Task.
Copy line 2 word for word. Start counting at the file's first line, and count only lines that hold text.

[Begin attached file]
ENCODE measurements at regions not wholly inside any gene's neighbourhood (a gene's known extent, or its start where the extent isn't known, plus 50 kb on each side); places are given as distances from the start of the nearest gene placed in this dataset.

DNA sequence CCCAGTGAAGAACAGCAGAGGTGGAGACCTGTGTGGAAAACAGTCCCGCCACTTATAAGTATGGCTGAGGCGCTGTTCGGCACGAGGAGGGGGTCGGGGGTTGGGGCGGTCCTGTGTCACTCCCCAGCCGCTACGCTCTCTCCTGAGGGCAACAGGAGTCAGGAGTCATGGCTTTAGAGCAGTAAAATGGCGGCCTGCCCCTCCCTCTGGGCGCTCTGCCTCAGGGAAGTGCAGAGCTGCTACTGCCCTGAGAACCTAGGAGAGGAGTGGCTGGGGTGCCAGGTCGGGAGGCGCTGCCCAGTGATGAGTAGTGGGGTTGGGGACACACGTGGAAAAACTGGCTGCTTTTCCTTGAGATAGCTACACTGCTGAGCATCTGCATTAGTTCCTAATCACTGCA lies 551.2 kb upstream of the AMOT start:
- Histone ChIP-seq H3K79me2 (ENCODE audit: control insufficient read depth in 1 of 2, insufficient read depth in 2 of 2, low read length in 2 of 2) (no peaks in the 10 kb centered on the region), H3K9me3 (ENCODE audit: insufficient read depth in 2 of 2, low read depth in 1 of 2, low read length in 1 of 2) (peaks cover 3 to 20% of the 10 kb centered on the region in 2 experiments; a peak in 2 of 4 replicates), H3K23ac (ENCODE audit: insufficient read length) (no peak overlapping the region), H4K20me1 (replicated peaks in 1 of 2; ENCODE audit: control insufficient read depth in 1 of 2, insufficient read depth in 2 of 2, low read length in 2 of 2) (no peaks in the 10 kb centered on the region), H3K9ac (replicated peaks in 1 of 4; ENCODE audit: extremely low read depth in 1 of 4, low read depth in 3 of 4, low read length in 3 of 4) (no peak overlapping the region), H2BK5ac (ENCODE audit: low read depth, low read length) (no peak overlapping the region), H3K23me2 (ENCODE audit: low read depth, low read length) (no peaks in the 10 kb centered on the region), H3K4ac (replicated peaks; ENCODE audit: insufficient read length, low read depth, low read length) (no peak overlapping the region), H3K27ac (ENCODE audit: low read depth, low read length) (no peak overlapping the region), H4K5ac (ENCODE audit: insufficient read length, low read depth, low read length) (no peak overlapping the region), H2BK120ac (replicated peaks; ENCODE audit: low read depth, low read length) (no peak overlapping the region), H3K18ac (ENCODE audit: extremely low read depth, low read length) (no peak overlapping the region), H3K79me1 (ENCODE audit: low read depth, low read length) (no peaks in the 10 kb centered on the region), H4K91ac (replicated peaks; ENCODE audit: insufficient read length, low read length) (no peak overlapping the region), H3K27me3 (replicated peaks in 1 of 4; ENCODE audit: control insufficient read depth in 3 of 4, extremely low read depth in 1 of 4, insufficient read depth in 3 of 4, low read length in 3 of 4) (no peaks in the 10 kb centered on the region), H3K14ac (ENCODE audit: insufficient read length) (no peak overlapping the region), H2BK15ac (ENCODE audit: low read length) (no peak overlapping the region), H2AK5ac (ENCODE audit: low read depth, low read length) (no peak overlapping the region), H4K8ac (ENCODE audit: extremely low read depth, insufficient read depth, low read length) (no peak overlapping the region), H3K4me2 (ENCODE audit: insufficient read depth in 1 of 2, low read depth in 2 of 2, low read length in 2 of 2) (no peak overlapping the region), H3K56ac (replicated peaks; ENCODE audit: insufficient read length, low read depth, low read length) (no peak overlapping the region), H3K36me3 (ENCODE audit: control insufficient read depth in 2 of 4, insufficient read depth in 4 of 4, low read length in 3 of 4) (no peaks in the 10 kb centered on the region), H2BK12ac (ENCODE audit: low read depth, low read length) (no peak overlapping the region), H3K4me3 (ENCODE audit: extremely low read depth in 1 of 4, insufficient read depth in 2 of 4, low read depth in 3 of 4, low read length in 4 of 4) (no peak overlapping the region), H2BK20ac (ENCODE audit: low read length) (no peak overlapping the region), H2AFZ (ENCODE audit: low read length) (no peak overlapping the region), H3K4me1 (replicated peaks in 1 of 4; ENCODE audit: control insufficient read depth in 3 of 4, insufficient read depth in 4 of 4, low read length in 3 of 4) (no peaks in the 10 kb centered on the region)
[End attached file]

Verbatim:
DNA sequence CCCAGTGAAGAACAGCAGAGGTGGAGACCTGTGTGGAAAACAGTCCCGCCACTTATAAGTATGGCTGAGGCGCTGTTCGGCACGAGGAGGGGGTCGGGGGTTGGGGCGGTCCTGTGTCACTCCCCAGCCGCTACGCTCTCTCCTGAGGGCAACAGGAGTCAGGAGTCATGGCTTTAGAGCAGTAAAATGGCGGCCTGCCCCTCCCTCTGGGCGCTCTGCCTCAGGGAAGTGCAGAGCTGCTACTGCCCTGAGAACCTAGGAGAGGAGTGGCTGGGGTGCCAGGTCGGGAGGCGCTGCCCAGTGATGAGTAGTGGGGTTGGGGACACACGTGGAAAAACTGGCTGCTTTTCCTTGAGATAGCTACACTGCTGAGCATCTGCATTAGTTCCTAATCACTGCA lies 551.2 kb upstream of the AMOT start: